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Classes and Projects Chapter 2 of Head start JAVA pool puzzle

Peter Pay
Greenhorn

Joined: Sep 29, 2009
Posts: 7
I am trying to figure out when this code is compiled, the last line of the output is 10. This is a pool puzzle exercise from Chapter 2 of Head start JAVA book. The book gave the answer but I still don't understand why the output is 10 on the last line. Please help.

Code:

public class EchoTestDrive {

public static void main(String [] args) {
Echo e1 = new Echo();
Echo e2 = new Echo( );
- or -
Echo e2 = e1;

int x = 0;

while ( x < 4 ) {
e1.hello();
e1.count = e1.count + 1;

if ( x == 3 ) {
e2.count = e2.count + 1;
}

if ( x > 0 ) {
e2.count = e2.count + e1.count;
}
x = x + 1;
}
System.out.println(e2.count);
}
}
class Echo {
int count = 0;
void hello( ) {
System.out.println(“helloooo... “);
}
}

OUTPUT:

helloooo...
helloooo...
helloooo...
helloooo...
10
Rahul P Kumar
Ranch Hand

Joined: Sep 26, 2009
Posts: 188
what the hell.. it is clear cut. use pencil and paper and see yourself. on each iteration start assigning the right values. You will see that it should be 10. Tell us on which line you are stuck?
Rahul P Kumar
Ranch Hand

Joined: Sep 26, 2009
Posts: 188
See I am assuming you have written e2 = e1.
what do you mean when you write or there. Both have different meanings. In later case, bothe reference variables are pointing to same object and operating on same variable copy, while in first case, there are two copies of variable count in each object referenced by e1 and e2.
Peter Pay
Greenhorn

Joined: Sep 29, 2009
Posts: 7
The real problem that I am having is the line e1.count = e1.count + 1;

I can understand where the x value is run through the loop 4 times to get the "hellloooo" line but I am failing to see how the e2 adds up to be 10.

Every time the loop occurs, what is the value of e1.count?

Please understand that I have no programming background. And I believe this forum section is beginning java. If it is clear cut, I would not have ask for help.

Thanks for any basic help that I can get.

Ernest Friedman-Hill
author and iconoclast
Marshal

Joined: Jul 08, 2003
Posts: 24187
    
  34

What Rahul has less-than-nicely suggested is actually the best plan for understanding stuff like this. Get a piece of paper -- graph paper works nicely -- and create a column for each variable. If you use e2 = new Echo(), you'll need columns for e1.count, e2.count, and x. If you use e2 = e1, then you have to realize that e1.count and e2.count refer to the same variable -- since e1 and e2 are two different names for the same object -- and so you need only columns for count and x. Then start at the top, and at each line, write down the values of each variable. When the code branches somewhere, you follow the branch. Pretend you're the computer, and execute each line of code, keeping track of those variables. At the end, you should come up with the same value the program does, and that's the best you can do in terms of "understanding." You see the steps the program takes, and you understand how it arrived at some value.

The line "e1.count = e1.count + 1" means to take the value of e1.count, add one to it, and store it back into e1.count; at the end, the value in e1.count is one larger than before.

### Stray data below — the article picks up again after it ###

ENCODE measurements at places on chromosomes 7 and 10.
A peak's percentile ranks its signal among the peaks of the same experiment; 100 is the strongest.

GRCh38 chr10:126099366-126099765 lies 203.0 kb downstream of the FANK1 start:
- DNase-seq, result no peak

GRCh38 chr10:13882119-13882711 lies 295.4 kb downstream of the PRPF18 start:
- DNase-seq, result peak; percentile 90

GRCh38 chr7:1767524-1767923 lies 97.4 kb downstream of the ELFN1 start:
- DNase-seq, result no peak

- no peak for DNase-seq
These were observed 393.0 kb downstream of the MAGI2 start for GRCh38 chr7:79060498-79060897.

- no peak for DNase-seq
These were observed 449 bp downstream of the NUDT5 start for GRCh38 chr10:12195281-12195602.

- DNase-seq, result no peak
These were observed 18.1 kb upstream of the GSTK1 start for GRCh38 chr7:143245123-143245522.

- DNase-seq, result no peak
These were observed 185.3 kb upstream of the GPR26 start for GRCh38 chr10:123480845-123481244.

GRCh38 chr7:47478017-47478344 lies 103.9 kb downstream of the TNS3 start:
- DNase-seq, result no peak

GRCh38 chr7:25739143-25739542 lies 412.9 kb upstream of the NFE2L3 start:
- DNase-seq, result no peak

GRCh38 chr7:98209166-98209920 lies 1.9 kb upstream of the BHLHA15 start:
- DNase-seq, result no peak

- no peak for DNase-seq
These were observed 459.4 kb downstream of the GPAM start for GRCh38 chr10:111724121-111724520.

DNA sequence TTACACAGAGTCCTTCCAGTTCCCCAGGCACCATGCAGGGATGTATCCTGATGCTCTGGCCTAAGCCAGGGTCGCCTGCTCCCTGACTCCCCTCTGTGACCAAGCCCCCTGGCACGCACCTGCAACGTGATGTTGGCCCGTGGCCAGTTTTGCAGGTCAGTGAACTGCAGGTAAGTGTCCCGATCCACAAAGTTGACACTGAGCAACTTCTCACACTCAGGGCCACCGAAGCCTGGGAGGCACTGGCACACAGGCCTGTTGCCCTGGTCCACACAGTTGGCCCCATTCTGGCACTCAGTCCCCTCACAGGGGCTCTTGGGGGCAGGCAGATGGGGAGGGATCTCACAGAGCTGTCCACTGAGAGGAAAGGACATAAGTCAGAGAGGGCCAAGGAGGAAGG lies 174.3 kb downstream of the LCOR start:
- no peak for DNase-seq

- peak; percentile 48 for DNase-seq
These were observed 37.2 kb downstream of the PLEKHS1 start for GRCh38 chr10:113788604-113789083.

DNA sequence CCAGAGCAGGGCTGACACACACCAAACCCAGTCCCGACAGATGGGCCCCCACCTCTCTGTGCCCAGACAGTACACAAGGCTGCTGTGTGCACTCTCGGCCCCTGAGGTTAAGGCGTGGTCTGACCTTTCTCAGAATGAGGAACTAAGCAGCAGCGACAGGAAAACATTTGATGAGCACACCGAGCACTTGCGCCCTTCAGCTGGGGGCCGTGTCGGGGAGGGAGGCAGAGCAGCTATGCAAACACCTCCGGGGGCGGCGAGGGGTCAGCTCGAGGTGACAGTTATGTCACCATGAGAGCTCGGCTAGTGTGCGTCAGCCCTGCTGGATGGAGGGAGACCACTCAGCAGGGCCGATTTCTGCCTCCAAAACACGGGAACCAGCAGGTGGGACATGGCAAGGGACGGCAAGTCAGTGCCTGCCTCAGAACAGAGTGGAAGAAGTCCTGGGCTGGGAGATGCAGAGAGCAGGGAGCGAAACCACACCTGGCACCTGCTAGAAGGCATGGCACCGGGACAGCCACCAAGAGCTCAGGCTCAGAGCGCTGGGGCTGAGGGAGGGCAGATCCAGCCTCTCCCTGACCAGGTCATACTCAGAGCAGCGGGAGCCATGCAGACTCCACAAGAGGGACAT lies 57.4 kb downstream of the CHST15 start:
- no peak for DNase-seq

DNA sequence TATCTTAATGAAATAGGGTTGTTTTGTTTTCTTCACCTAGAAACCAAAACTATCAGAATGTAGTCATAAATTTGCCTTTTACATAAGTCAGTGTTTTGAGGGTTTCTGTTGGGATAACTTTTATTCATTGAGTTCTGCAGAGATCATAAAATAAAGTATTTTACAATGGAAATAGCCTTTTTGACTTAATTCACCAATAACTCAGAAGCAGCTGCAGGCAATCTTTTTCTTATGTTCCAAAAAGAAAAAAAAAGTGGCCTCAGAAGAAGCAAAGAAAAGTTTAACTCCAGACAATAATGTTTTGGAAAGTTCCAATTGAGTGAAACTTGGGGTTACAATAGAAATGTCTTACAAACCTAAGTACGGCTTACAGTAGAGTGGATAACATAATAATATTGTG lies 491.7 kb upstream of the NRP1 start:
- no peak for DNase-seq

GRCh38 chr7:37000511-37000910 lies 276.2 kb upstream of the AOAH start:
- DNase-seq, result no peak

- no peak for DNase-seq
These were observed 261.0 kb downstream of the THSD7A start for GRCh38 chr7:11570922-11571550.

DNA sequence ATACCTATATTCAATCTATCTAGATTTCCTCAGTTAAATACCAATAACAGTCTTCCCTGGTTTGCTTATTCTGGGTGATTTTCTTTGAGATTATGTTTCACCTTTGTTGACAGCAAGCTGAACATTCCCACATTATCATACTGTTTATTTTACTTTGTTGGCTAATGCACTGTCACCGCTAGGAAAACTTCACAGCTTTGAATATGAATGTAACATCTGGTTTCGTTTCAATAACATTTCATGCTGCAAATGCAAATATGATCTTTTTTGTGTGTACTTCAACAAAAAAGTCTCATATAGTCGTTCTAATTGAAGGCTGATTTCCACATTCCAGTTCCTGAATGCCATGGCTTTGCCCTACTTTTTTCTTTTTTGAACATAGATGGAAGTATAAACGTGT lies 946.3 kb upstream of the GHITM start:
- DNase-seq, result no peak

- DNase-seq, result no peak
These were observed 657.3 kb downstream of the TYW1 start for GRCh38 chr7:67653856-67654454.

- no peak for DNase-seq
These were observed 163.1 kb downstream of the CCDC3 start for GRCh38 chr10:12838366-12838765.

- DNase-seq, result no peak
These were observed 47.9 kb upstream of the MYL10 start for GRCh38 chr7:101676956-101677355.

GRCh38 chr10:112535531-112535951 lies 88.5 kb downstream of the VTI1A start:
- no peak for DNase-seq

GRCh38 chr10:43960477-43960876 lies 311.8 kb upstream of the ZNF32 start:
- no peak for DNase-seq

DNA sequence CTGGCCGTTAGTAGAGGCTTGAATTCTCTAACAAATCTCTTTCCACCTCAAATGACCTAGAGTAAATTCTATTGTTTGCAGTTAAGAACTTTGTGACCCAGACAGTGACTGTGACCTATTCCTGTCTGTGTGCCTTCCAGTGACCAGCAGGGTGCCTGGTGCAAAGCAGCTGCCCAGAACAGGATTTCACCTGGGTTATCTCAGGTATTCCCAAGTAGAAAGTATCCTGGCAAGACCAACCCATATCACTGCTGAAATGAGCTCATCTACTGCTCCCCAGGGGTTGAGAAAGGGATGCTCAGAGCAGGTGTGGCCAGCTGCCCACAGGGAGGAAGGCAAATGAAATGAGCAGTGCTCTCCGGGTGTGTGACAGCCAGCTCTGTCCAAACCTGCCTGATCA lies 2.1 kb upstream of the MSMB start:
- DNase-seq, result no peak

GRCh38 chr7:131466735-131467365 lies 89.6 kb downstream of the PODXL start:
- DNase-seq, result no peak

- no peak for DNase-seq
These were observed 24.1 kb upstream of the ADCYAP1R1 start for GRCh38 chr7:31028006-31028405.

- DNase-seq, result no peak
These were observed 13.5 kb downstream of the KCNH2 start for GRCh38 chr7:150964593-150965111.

[Jess in Action][AskingGoodQuestions]
Peter Pay
Greenhorn

Joined: Sep 29, 2009
Posts: 7
Maybe my problem is mixing the value of x with e1.count. I see the x value has to do with the loop.

So in loop run #1, is e1.count=0?

Loop run #2, e1.count=1?

Ok... maybe I may be asking a dumb question for a newbie but x is set to start on 0. I understand how that loop works.

I am not seeing the initial value of e1.count. Once I know the initial value, I can figure it out.

Thanks.

Ernest Friedman-Hill
author and iconoclast
Marshal

Joined: Jul 08, 2003
Posts: 24187
    
  34

WHen an instance of the Echo class is created -- i.e., "Echo e1 = new Echo();" -- it contains its very own "count" variable. If you look at the definition for that class Echo, you'll see "int count = 0", so "count" starts at zero when e1 is created. All member variables are actually initialized to some 0-like value (0, 0.0, null, or false) by default, so the "= 0" there is redundant.
Peter Pay
Greenhorn

Joined: Sep 29, 2009
Posts: 7
Thanks. Now I understand.
tuğçe hilal
Greenhorn

Joined: Dec 05, 2009
Posts: 4
hi guys
i have the question
what does the assignment Echo e2=e1 mean in this code which is used instead ECHO E2=NEW ECHO()?
(it is for the output to be 24) Since i dont know what that(assigning a reference to the object?) really means i apologise now that i cant use paper and pencil
thanks
Campbell Ritchie
Sheriff

Joined: Oct 13, 2005
Posts: 40064
    
  28
Welcome to JavaRanch

What do you think the assignment means? We like people to try to answer such things, then we have a look at the answer. Remember those examples in HFJ are contrived to make you think about what is happening.
tuğçe hilal
Greenhorn

Joined: Dec 05, 2009
Posts: 4
Actually i have learnt what it means and tried some things on paper which is far away from the answer. i just cant trace
tuğçe hilal
Greenhorn

Joined: Dec 05, 2009
Posts: 4
Echo e2 = new Echo( );
- or -
Echo e2 = e1;
when i trace i find the same thing with either this 2.although i know at first a new e2 object created while at the 2nd it just reference.when i try to trace i just simply give the same values in both ways
Campbell Ritchie
Sheriff

Joined: Oct 13, 2005
Posts: 40064
    
  28
No, the two are different. If you write new Echo() you get two objects. If you write e2 = e1 you get one object with two names (two identifiers pointing to the same reference).
 
It is sorta covered in the JavaRanch Style Guide.
 
subject: Classes and Projects Chapter 2 of Head start JAVA pool puzzle